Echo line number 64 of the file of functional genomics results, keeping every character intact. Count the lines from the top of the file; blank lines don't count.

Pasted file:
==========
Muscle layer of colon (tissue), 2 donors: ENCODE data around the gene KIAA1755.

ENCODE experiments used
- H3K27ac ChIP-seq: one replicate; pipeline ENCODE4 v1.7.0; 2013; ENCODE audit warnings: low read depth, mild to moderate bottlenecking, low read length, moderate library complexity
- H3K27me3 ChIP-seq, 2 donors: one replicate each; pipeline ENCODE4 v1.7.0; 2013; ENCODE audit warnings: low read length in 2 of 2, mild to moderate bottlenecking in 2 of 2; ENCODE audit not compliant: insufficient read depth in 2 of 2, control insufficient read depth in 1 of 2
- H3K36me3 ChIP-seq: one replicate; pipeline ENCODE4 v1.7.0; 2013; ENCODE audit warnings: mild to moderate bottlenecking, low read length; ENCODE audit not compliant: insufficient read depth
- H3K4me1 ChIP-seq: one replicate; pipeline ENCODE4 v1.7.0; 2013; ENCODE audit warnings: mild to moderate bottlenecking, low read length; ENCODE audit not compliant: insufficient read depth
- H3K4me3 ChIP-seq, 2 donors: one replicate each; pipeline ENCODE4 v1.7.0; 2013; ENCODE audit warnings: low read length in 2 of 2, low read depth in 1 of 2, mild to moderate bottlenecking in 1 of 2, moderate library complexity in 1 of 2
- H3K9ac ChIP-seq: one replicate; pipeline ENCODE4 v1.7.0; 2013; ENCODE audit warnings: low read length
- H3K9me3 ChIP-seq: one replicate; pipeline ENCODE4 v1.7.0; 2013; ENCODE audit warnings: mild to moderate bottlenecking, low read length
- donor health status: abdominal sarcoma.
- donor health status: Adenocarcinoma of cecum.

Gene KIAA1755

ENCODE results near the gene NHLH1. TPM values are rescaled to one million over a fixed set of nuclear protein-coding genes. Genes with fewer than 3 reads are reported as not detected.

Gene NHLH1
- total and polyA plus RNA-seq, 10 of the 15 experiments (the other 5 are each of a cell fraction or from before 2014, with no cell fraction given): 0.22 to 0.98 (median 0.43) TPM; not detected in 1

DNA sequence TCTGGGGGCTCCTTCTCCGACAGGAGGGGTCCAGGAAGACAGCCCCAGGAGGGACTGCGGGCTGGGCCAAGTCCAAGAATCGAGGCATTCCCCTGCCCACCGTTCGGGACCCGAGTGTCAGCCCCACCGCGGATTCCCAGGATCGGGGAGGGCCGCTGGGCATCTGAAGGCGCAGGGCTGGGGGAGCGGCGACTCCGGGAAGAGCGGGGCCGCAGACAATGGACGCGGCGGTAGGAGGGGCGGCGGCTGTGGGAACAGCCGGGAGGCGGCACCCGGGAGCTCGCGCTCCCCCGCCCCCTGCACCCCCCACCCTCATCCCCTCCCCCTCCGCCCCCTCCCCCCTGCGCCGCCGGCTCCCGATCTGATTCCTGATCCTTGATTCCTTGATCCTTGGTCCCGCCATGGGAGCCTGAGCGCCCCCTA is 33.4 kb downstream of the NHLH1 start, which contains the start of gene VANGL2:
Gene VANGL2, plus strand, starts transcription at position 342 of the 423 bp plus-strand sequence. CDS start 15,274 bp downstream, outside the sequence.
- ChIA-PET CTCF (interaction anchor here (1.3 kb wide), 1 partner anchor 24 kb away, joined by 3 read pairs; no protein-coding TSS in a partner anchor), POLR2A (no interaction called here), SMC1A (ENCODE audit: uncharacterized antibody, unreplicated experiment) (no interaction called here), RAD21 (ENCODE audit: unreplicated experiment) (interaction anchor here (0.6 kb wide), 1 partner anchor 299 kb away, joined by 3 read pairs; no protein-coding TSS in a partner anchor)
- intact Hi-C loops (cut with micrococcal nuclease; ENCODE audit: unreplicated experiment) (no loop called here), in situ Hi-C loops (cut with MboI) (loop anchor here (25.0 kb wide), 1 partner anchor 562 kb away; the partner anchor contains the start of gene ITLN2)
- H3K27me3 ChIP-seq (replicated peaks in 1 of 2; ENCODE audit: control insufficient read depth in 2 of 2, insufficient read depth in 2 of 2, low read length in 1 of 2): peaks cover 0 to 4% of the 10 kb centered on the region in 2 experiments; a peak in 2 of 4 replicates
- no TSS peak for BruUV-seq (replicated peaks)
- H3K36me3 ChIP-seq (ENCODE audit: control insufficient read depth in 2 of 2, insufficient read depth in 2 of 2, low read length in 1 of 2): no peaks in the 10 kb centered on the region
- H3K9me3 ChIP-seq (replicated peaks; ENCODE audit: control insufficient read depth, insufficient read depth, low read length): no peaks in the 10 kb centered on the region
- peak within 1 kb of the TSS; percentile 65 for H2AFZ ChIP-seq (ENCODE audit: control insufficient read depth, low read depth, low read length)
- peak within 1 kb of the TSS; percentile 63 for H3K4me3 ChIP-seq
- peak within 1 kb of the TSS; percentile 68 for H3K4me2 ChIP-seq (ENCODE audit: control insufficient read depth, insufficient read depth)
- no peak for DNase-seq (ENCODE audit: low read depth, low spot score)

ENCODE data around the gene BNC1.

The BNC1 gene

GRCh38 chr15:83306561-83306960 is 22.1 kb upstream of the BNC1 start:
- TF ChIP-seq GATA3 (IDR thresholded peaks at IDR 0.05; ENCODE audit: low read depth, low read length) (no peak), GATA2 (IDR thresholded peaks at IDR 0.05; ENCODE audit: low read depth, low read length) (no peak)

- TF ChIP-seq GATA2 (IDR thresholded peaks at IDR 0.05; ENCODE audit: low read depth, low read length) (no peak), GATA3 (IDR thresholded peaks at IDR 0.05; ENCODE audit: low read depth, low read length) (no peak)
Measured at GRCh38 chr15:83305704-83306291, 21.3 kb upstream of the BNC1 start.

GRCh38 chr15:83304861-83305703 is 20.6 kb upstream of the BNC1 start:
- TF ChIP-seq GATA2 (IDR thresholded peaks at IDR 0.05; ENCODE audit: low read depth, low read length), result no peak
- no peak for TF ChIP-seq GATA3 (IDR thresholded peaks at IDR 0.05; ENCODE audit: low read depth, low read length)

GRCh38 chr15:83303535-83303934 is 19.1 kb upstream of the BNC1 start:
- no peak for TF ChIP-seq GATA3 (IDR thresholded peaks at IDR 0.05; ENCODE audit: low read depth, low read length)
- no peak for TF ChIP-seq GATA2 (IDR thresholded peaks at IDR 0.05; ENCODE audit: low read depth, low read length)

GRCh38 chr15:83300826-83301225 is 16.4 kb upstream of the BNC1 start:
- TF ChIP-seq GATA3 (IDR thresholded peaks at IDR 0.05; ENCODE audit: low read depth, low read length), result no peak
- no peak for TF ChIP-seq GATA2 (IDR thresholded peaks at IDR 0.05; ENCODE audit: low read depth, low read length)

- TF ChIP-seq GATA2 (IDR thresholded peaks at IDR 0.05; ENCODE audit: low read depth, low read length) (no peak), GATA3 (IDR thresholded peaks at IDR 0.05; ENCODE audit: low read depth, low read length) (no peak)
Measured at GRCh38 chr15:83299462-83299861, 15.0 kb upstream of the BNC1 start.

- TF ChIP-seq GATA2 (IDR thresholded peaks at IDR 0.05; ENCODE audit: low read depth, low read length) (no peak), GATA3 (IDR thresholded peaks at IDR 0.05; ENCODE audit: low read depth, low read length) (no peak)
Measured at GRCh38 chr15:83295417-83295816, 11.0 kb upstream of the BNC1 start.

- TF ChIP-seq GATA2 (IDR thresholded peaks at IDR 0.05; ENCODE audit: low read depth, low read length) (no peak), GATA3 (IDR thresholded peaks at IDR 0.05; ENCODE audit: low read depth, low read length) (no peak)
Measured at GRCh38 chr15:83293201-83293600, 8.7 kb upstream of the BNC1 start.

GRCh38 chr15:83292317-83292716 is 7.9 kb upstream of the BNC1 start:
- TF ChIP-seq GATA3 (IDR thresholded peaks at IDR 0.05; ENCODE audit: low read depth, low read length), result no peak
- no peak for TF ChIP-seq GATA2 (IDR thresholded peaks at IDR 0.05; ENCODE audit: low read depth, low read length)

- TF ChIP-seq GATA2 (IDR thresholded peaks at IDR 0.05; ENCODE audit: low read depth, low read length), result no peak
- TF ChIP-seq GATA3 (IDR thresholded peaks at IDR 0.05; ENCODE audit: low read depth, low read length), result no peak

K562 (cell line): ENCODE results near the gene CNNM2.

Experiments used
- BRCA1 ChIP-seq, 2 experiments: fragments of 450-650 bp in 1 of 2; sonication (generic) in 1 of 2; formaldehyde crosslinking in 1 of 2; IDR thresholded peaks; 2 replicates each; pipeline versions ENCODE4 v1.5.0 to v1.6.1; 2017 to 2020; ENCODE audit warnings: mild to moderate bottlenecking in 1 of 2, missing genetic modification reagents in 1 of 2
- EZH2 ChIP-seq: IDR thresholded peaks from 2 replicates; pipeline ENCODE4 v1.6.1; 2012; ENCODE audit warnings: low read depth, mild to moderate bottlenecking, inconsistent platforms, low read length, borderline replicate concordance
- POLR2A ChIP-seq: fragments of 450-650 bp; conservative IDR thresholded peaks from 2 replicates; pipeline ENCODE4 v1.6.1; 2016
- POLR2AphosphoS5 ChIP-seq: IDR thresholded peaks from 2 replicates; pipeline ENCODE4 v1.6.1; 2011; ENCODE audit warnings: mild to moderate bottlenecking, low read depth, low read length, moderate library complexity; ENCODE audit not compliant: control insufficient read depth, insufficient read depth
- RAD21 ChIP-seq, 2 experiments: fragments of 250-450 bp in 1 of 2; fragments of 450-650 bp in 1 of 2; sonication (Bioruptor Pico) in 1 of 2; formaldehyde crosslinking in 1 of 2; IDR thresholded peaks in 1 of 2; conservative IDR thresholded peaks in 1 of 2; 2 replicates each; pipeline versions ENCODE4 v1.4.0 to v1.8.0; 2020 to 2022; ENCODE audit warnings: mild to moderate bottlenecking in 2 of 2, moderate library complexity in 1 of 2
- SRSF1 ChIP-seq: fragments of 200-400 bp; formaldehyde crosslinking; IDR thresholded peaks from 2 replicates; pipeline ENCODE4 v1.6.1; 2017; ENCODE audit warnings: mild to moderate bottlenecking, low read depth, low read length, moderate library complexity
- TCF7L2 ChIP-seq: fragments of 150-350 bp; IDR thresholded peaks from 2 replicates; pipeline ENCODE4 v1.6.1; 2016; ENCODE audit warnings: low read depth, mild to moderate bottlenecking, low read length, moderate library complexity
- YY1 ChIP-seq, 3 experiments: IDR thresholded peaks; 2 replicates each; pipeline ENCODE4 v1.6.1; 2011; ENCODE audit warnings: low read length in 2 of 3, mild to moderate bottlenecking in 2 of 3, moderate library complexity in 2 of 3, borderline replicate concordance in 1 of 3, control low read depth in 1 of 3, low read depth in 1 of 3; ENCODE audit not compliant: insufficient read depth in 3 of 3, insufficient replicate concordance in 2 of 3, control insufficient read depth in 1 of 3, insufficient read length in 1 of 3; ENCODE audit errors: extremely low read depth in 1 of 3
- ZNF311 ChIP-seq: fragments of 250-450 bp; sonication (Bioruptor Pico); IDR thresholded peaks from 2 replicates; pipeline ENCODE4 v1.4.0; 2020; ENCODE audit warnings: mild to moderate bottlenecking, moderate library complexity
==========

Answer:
- ZNF311 ChIP-seq: fragments of 250-450 bp; sonication (Bioruptor Pico); IDR thresholded peaks from 2 replicates; pipeline ENCODE4 v1.4.0; 2020; ENCODE audit warnings: mild to moderate bottlenecking, moderate library complexity